A new poll by MQO Research shows Justin Trudeau’s Federal Liberals are still the preferred choice of Island voters, weeks before an expected election call.
The poll, conducted with 400 P.E.I. residents, found the Liberal Party was the top choice of 40 per cent of decided voters. The same percentage of voters chose the Liberals in an MQO poll last April.
The Conservatives were the top choice of 34 per cent of Island voters, up two percentage points from April, while the Greens continued to climb to 21 per cent, up three points from April. NDP support dropped four points from April to four per cent. More than a quarter of Island voters remain undecided.
But there could be a catch. The poll was conducted between July 31 and August 6, a week before the federal Ethics Commissioner released his bombshell report, which found Prime Minister Trudeau had contravened the Conflict of Interest Act in relation to the SNC-Lavalin scandal.
Stephen Moore, vice president of MQO Research, said national polling has suggested that the Ethics Commissioner report has not had a significant impact on voter preferences.
"I don't think we've seen the ethics commission move the needle much,” Moore said.
"The three biggest priorities in Atlantic Canada now federally are really focused around healthcare, environment, climate change and taxation. Questions around accountability and SNC and those types of things are really much farther down."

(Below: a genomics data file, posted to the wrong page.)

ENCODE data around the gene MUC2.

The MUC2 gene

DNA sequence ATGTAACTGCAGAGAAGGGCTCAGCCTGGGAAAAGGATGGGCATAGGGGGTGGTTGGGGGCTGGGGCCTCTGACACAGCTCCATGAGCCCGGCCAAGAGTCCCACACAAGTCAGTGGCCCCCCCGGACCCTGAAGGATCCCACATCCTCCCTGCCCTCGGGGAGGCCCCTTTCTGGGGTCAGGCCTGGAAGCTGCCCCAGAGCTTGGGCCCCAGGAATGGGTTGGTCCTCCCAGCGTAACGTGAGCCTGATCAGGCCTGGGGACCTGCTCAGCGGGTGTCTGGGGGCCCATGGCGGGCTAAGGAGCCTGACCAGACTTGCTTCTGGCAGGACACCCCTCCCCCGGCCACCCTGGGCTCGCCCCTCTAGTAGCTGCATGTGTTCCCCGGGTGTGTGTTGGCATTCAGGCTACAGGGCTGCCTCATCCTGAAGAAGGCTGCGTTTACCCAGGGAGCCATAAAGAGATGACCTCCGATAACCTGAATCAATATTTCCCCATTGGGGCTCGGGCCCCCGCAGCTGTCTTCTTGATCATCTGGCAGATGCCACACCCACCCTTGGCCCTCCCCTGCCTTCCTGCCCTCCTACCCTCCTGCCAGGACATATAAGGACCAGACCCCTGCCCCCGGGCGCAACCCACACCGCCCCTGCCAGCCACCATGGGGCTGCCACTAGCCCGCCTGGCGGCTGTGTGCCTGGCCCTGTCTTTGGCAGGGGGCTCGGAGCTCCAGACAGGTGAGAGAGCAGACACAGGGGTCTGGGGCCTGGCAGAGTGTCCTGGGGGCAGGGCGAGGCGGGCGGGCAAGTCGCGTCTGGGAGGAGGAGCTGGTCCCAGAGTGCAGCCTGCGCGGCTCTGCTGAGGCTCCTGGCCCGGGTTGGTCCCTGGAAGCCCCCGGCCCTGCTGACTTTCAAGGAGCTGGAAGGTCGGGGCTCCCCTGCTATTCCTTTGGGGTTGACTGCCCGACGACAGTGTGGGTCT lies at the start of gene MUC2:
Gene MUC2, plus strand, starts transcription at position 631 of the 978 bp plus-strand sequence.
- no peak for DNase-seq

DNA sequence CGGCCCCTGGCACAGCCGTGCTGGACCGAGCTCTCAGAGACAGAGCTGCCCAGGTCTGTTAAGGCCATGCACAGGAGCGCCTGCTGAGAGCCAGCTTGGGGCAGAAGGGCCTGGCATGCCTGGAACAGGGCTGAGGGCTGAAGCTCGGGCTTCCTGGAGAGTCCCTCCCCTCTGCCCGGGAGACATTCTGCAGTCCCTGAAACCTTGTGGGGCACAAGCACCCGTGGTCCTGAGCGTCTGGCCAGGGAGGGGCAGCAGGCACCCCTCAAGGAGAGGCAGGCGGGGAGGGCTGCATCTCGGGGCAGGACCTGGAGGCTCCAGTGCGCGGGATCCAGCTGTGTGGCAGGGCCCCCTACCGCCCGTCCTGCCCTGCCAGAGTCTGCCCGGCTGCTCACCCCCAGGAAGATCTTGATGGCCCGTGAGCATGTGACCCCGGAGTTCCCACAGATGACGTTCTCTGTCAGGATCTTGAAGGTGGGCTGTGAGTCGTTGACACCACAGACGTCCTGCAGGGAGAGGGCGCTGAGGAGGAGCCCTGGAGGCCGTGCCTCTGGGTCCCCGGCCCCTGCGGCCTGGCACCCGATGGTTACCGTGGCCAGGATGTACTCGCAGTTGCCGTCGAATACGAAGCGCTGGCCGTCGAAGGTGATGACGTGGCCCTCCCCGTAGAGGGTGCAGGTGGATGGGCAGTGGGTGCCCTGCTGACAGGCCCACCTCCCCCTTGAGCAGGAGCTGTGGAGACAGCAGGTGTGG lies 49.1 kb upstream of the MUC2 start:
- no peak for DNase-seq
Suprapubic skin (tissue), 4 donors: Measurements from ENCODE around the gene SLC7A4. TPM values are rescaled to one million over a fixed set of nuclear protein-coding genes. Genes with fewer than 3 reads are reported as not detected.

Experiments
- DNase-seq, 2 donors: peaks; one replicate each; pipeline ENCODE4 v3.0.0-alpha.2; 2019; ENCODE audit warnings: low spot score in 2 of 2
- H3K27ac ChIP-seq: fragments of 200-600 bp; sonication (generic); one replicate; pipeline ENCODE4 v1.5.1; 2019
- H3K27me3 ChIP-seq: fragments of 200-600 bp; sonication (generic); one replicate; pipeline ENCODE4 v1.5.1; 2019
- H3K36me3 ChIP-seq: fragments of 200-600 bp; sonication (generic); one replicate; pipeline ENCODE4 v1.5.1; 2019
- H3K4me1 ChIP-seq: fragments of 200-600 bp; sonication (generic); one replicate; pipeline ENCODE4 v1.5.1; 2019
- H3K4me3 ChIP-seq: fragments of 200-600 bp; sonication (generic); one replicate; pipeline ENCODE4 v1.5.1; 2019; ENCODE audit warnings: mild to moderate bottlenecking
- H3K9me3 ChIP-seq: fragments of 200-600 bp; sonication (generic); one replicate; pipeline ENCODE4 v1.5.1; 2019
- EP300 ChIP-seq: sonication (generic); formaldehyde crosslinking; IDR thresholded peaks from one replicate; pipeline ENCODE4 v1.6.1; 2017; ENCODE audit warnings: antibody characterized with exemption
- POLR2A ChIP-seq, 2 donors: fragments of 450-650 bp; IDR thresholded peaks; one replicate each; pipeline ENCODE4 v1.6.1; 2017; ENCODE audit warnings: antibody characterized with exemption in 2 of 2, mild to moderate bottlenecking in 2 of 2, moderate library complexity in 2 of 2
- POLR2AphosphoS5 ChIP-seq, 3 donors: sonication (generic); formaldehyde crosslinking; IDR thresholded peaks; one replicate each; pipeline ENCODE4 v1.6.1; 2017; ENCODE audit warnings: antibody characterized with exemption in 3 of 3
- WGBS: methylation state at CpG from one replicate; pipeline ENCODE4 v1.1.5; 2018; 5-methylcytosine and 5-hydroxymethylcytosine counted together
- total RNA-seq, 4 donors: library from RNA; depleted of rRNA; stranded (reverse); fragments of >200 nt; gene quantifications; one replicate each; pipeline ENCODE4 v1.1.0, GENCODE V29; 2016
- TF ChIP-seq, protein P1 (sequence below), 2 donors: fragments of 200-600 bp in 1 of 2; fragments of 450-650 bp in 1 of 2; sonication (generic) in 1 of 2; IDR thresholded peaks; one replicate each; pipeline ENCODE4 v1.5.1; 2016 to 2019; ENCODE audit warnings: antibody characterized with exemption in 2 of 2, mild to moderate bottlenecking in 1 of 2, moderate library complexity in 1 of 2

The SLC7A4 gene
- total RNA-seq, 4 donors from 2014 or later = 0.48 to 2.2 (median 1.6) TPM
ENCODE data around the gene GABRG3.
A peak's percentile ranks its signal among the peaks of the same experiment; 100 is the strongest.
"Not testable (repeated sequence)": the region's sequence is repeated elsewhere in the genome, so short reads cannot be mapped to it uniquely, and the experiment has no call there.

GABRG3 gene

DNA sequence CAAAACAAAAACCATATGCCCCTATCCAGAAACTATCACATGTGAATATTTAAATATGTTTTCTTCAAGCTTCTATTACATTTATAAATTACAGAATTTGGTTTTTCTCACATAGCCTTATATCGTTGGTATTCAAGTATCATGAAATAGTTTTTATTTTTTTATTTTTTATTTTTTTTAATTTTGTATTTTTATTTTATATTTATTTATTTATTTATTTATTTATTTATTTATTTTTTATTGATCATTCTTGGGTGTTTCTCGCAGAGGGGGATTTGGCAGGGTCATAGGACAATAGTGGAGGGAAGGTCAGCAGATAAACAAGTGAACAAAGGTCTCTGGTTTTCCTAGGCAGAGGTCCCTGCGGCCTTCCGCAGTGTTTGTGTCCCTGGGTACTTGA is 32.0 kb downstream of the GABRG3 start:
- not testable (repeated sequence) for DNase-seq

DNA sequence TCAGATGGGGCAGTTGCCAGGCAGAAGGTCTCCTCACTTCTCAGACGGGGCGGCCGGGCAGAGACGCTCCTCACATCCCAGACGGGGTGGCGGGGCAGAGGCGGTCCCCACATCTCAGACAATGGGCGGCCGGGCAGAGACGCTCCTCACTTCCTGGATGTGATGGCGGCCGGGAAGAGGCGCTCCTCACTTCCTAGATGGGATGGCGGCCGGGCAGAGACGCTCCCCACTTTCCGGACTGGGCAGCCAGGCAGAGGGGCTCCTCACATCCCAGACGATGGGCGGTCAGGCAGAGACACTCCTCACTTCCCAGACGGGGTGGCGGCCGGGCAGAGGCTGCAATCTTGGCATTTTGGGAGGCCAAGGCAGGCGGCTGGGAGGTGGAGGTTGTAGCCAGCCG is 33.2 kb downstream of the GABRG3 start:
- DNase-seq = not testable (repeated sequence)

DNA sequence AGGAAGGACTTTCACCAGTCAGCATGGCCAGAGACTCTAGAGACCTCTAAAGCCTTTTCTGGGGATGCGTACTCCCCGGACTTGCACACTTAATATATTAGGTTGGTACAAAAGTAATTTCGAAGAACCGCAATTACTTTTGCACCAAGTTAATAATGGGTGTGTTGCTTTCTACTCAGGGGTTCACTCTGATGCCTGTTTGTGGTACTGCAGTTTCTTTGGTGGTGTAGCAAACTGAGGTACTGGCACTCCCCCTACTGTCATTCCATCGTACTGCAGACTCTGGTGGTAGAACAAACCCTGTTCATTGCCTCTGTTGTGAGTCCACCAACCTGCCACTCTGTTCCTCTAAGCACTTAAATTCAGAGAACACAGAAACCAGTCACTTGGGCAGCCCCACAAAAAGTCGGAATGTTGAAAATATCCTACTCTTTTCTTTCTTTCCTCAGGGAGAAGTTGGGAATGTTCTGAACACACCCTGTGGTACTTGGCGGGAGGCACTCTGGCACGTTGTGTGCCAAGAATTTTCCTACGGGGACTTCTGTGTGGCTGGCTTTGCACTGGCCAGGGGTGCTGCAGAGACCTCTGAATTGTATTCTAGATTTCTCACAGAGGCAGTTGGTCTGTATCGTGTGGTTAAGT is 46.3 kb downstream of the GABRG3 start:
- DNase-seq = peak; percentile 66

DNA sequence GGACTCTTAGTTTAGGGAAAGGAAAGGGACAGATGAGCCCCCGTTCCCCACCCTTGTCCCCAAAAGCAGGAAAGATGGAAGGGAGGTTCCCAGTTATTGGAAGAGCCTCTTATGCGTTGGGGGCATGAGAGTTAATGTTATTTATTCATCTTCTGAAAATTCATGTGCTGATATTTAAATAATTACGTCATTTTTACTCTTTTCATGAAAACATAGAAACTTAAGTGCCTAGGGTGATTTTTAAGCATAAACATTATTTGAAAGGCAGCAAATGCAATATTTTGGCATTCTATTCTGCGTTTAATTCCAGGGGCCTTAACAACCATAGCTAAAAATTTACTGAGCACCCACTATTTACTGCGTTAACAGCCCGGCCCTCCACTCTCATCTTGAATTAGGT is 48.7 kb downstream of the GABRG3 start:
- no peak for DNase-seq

Liberal support in P.E.I. had dropped 12 per cent between January and April, during the time in which the SNC-Lavalin scandal dominated the headlines. The new poll seems to indicate that this decrease in support had plateaued over the Spring and Summer.
"I think any damage has already been done,” Moore said.
Moore said the federal Greens have been trending upward significantly since January, jumping from 10 per cent to 21 per cent support.
Green support is strongest in Queens County, Moore said, while Liberal support is highest in Prince. Tory support does not vary between P.E.I.’s three counties.
"The Tory support throughout the region is very consistent. And the only factor that's changing from region to region is the level of Green support," Moore said.
"The big question is, to what extent will the Greens actually be able to mobilize voters. That's the first one. The second one is, if they are able to, how much of a spoiler can they play for the Liberals in some ridings."
Trudeau’s personal popularity also seems to be trending upwards. Trudeau was the preferred Prime Minister of 40 per cent of voters, up five percentage points from April. Conservative leader Andrew Scheer was the preferred Prime Minister of 30 per cent of voters, down one point, while Green leader Elizabeth May was the preferred choice of 19 per cent of voters, down two points.
The NDP’s Jagmeet Singh was the preferred choice of nine per cent of voters, unchanged since April.
Moore said Tory support has remained relatively level on P.E.I. over the last year. Scheer has not polled as high as Trudeau with female voters.
"He struggles more amongst females - it's the natural dynamic between Scheer and Trudeau," Moore said.
“The challenge is that there's more undecided females than males. So that is an audience that Tories struggle with."
The margin of error for polling questions related to party preference was ± 5.7 percentage points 19 times out of 20.